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Have you ever contemplated changing careers?

Discussion in 'The Watering Hole' started by stratokaster, Feb 3, 2011.

  1. stratokaster

    stratokaster Top Veteran Subscribing Member

    Dec 27, 2010
    Kiev, Ukraine
    I mean - radically changing. For example, I am a journalist (dare I say - quite successful), but sometimes I really want to abandon my current career and become a carpenter or a cabinet maker.

    I love wood. I love its texture and its smell. When I was a child, I loved working with it and making all kinds of things (mostly useless, of course). I live in a rather small flat right now and have no space for a woodworking workshop, but I really miss the ability to make something with my own hands.
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  2. bilzmale

    bilzmale Super Moderator Emeritus Subscribing Member

    Jul 17, 2010
    Perth, Western Australia
    Bill Shinnick
    I stayed teaching for my whole career life but often wished I'd tried music full-time. If your financial circumstances permit, doing what you love most can be very rewarding.
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  3. pdh

    pdh Legend

    Jan 2, 2011
    done it twice I think , last time starting age 40 ... took me ten years and a lot of heartache and debt to get there too, this time, ... no regrets though ... if you have a supportive partner or close friends and family it's a lot easier ... don't believe anyone who suggests only those who have no ties or commitments can contemplate it (it's really hard doing it solo) ...
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  4. Ray Sachs

    Ray Sachs Legend

    Sep 21, 2010
    Not too far from Philly
    you should be able to figure it out...
    Doing what you love most for a career can be the best thing in the world if you can make it work on your own terms. But if its a passion a lot of people share and its tough to make a living, you can end up hating it if you have to compromise too much to make a living. I've been an urban planner for my career. I used to joke I got into planning because the Stones didn't need a bad 3rd guitarist and the Celtics didn't need a short, slow guard with a lousy jump shot. I liked it and was good at it and was proud of my work, but it was never a passion except in a real long term, slow burn kind of way.

    But the things I've done with any passion, music, cycling, photography, computers for a while in the early days before they were consumer goods, are all probably better left as hobbies. I can do them on my own terms without having to shoot weddings, play bad covers in cheap cocktail lounges, or babysit a bunch of tourist bike riders while they limp around Amish country. Not that there's anything wrong with these things if you like doing them - but most people don't. My niece is a really good artist with a masters in fine arts, doing some really interesting photography. Now she shoots weddings and is happy for the work, but its not what she had in mind. I did a mountain bike tour our in Utah a few years back and one of our guides had been a world class racer for a few years, but not quite good enough to make more than a hanging-on kind of living at it. He made a good show of being a guide, but you could tell it was just a paycheck for him since he couldn't make a living doing the part of the sport he loved. On the other side of it, I had a friend who was into carpentry and got into custom furniture making and loved it for as long as he lived, so its possible, but the odds aren't great, depending on the career choice. My daughter is a piano performance major in college and the piano is her life and I just HOPE she can find a way to make a living at it that doesn't kill her soul, or make a living doing something else so she can keep doing music the way she loves it. But I worry about how she's going to negotiate that difficult territory. If you're good enough and driven enough to pursue your passion with enough drive to make a living at it on your own terms, I'm sure its the most rewarding thing in the world. But if you're not, you can end up hating something you really started off loving - I've seen it happen to plenty of people. In which case it may be better to leave it as a hobby. Tough call - good luck. I like my hobbies unencumbered by the realities of the marketplace, but that's probably my personality more than anything. Your mileage may very well vary!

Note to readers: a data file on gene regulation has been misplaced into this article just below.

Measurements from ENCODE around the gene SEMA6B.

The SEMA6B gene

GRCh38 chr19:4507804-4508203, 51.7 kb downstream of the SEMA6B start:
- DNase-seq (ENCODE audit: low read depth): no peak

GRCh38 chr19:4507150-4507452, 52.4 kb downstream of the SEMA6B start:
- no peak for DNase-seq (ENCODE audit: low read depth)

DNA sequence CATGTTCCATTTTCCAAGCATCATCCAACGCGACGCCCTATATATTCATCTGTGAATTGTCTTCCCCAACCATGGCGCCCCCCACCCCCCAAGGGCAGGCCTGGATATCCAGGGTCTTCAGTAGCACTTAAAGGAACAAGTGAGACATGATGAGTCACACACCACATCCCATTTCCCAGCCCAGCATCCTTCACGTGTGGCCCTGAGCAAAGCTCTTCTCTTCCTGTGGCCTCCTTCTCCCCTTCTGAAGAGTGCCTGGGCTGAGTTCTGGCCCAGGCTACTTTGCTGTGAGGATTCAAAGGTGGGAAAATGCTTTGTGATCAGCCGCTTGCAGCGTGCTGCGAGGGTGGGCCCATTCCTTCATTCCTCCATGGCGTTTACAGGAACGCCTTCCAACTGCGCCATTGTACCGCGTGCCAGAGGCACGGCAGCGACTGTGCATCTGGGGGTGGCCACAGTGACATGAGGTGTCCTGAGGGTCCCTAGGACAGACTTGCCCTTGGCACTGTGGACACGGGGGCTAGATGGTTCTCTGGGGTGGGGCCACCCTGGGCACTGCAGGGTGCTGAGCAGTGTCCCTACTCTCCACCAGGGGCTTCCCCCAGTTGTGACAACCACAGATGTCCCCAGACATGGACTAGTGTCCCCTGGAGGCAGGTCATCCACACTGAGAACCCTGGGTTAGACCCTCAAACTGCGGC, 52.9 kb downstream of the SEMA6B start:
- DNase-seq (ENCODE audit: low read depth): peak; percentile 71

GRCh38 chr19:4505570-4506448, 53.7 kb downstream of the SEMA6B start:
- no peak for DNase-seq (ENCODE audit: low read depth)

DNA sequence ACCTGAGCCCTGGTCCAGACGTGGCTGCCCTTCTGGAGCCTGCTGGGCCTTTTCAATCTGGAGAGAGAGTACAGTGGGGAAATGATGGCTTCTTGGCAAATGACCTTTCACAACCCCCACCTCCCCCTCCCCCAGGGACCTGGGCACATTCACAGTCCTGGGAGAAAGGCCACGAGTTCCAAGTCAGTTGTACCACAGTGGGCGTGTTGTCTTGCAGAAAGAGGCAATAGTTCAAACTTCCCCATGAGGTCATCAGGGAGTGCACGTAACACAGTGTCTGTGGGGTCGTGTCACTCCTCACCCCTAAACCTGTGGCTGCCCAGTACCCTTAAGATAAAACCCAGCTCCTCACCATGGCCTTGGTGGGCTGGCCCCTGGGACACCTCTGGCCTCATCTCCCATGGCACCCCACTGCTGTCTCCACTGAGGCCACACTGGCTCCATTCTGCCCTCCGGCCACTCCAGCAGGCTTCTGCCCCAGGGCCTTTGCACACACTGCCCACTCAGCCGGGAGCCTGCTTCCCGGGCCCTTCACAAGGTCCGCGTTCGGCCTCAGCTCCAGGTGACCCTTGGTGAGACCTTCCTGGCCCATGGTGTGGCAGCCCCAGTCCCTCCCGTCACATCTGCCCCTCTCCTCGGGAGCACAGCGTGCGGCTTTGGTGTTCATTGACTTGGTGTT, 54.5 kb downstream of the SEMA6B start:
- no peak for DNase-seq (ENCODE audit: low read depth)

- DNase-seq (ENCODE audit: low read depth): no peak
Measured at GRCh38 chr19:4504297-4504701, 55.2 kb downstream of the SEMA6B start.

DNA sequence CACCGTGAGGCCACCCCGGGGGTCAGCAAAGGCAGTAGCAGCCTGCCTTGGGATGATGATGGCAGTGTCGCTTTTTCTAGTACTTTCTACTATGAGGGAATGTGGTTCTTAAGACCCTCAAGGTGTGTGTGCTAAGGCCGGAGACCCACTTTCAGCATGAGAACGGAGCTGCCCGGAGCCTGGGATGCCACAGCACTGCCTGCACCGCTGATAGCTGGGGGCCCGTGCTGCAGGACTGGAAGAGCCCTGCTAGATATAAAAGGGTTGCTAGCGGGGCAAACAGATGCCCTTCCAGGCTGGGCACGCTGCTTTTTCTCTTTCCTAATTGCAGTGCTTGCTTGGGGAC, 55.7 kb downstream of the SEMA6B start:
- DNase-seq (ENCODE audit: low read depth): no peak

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  5. BBW

    BBW Administrator Emeritus

    Jul 7, 2010
    betwixt and between
    Very thoughtful replies to your question, stratokaster. I've changed careers way too much and am now basically retired. So much of this career changing has to do with timing and, I believe, "drive", as well as reality.

    My husband is a carpenter but he does not get to do what he loves to do too often. Stratokaster is there a way that you can find someone with whom you can share tools and/or share a small space to work? If you could, even if it was on the weekends from time to time...that might be a way to get started and enjoy yourself without taking a plunge and losing your financial security while you're figuring things out?
    • Like Like x 1
  6. AzPete

    AzPete Veteran

    Dec 24, 2010
    I was in the sales force for 30 years, and drifted around various companies throughout. At the age of 50 I left sales, sick and tired of all the
    young (present company excluded) idiots on the fast track, full of piss and vinegar willing to stomp on anyone to get ahead. I decided to change my path